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Taking a look inside Orioles' inner sanctum

Behind scenes, Smouse is playing big role for Angelos, whose sons slip to background

February 09, 2003|By Joe Christensen | Joe Christensen,SUN STAFF

Add Jose Cruz, and the Orioles have made offers to four free agents this offseason and struck out each time. The public backlash has been fairly intense, especially since the club went into the offseason saying it needed to add at least one major run-producer to its sluggish lineup.

On the surface, Beattie and Flanagan don't have much to show for their two months in office. They have yet to swing a trade, and their biggest signings are Deivi Cruz, Omar Daal, Kerry Ligtenberg, Jeff Reboulet and John Valentin.

Internally, however, the early reviews of Beattie and Flanagan are still glowing.

"My observation is things are working very smoothly," Foss said. "There does not seem to be any movement to try to territorialize their duties. They're in most meetings together. They share ideas and are very comfortable with the decisions that are made.

"The office environment is exceptionally open. There is an enormous focus of a team of people in the front office. It's being done with a nice touch of humor and seriousness. They are two former professional athletes, and they're competitive, but it's a very positive approach. It makes it much more comfortable and enjoyable."

Former vice president of baseball operations Syd Thrift had four special assistants, and of those four, only Kenney and Larry Himes remain. The Orioles fired Danny Garcia, and Mel Didier took a job with the Texas Rangers.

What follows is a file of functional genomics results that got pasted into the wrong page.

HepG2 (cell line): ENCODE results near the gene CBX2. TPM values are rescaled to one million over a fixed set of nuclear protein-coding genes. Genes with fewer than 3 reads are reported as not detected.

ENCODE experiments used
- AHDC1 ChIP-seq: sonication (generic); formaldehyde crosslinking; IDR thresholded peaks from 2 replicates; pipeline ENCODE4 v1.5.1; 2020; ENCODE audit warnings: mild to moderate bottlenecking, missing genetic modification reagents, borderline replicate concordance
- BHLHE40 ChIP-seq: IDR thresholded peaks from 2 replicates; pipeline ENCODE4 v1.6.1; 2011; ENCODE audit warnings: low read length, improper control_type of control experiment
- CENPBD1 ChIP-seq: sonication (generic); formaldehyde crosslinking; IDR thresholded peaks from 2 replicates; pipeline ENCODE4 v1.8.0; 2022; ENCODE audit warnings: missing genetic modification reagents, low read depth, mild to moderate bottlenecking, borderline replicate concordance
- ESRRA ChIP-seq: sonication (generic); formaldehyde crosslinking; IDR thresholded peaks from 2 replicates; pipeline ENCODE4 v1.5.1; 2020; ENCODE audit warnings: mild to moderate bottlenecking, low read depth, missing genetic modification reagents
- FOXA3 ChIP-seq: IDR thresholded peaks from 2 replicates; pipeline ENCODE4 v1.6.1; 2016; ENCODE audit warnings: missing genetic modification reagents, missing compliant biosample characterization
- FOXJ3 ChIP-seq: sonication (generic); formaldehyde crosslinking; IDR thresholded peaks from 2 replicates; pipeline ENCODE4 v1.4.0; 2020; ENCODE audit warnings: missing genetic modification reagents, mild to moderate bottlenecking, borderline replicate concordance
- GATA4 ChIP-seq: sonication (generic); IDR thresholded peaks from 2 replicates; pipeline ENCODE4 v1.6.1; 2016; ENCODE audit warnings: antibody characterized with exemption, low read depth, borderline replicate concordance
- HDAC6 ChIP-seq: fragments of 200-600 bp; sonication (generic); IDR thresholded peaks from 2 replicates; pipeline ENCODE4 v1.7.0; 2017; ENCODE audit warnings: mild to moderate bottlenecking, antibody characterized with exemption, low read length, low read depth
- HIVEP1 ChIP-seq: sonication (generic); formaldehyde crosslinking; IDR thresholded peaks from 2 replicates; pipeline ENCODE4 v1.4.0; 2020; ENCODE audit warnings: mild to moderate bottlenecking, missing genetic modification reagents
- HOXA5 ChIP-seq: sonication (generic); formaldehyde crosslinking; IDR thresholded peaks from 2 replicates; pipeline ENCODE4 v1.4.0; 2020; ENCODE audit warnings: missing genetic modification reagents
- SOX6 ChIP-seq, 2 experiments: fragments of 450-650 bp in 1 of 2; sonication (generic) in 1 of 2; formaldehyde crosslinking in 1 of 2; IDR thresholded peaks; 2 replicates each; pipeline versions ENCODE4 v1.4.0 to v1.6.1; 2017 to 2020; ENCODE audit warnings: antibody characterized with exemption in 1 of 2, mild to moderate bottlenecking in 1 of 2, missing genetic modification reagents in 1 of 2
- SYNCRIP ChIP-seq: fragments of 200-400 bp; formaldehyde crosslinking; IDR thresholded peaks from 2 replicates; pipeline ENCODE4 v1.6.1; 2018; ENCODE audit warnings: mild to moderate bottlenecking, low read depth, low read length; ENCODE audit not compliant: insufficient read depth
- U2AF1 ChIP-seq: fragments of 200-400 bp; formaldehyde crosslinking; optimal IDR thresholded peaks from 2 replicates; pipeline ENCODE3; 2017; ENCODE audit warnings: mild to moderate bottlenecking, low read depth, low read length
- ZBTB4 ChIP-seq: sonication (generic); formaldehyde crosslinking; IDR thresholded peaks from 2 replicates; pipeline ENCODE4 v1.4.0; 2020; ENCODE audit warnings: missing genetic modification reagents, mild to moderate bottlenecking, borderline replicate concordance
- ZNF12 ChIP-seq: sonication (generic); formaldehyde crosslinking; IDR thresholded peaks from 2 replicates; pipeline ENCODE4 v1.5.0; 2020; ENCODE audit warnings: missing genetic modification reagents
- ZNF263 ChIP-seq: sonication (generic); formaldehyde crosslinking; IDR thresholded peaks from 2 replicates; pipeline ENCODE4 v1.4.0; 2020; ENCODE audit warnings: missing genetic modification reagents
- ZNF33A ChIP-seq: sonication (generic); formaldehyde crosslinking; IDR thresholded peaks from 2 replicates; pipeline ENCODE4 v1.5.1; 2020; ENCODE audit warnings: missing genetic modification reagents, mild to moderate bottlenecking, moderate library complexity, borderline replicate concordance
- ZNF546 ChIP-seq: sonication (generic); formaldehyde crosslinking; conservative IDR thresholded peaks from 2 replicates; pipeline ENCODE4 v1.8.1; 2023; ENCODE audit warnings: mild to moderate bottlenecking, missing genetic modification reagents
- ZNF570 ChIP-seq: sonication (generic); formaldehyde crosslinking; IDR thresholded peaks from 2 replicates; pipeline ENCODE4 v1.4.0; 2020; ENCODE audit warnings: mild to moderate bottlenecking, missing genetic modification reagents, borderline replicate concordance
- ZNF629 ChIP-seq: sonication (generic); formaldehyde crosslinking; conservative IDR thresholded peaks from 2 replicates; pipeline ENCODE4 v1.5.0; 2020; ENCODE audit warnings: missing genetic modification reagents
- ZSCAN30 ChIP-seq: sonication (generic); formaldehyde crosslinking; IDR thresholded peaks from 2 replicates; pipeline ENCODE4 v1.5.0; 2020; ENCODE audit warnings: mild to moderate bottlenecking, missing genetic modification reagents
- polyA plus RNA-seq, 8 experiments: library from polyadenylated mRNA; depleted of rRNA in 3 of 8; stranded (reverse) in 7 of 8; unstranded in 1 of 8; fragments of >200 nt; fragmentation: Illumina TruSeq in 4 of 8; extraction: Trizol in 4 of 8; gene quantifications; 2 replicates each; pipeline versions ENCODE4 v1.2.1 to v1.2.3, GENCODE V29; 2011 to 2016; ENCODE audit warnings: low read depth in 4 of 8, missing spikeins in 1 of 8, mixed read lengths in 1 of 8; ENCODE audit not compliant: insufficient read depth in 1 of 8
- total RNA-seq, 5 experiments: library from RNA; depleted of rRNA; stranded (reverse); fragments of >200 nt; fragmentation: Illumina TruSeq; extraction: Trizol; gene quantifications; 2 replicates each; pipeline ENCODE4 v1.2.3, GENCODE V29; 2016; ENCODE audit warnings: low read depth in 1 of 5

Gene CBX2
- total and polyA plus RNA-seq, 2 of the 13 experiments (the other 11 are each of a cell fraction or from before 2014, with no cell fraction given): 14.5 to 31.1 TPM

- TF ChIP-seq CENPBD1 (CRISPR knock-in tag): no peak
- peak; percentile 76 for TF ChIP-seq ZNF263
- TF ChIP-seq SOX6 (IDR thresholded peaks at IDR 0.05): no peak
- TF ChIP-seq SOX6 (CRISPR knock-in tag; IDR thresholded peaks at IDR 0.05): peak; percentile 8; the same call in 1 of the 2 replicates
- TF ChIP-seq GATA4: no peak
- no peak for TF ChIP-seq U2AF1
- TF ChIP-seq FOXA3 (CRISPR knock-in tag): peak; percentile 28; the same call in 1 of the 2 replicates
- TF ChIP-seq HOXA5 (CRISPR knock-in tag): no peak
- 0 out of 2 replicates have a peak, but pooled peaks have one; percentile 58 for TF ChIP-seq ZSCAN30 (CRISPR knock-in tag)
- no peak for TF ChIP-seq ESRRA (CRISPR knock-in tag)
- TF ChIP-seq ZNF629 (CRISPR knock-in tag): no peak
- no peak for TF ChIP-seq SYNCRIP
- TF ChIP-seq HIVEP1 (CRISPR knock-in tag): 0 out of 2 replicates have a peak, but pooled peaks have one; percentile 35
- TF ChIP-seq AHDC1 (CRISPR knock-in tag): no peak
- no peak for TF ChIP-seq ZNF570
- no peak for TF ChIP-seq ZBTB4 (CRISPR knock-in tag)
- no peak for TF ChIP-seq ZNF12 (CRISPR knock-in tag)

Himes is now a professional scout, and Kenney's influence has increased dramatically. His role is basically the equivalent to an assistant general manager, so he is third in command on the baseball side behind Beattie and Flanagan.

"It's been a whirlwind," Kenney said. "It's busier than it'll probably ever be with the changes that were made. But it's been a very smooth transition."

Kenney is working closely with Smouse in preparation for the arbitration hearings. If agreements aren't reached beforehand, the Orioles would have a hearing before a panel of independent arbitrators with Hairston (Wednesday), Ponson (Feb. 18) and Mora (Feb. 19).

The Orioles already have Smouse warming up in the bullpen.

The rise of Smouse

Smouse grew up in Oakland, Md., 90 miles from Pittsburgh, and one of his first loves was baseball. "I really lived and died by the Pirates," he said, "and that was a bad team."

The Orioles arrived in Baltimore in 1954, and Smouse has been a fan ever since.

After graduating from Princeton and the University of Maryland School of Law, he began his law career in 1958 with the U.S. Department of Justice. He was the chair of litigation at two prominent Baltimore law offices before joining Angelos' firm in 1993.

Smouse got the chance to combine his two loves - law and baseball - when Angelos bought the Orioles in August 1993. For the first few years, Smouse teamed with arbitration specialist Tal Smith on the club's cases, and the Orioles went 2-1, winning against Alan Mills and Leo Gomez, and losing to Ben McDonald.

Smouse took over the Orioles' lead role in 1996, working closely with his son Gregory, and since that time, the club has defeated Charles Johnson and high-powered agent Scott Boras twice, along with Tony Tarasco, Arthur Rhodes and, most recently, Jose Mercedes.

Several other players have settled right before their hearing, including Jeffrey Hammonds, who waited until Smouse opened his briefcase before their hearing in 1997.

"It's a job I enjoy a lot," Smouse said. "It combines both of my interests."

And when Smouse looks at the team's overall operation, with Beattie and Flanagan on board, he sees the ingredients for success.

"Jim and Mike really complement each other, and they work well together," Smouse said. "I think they make a great team."

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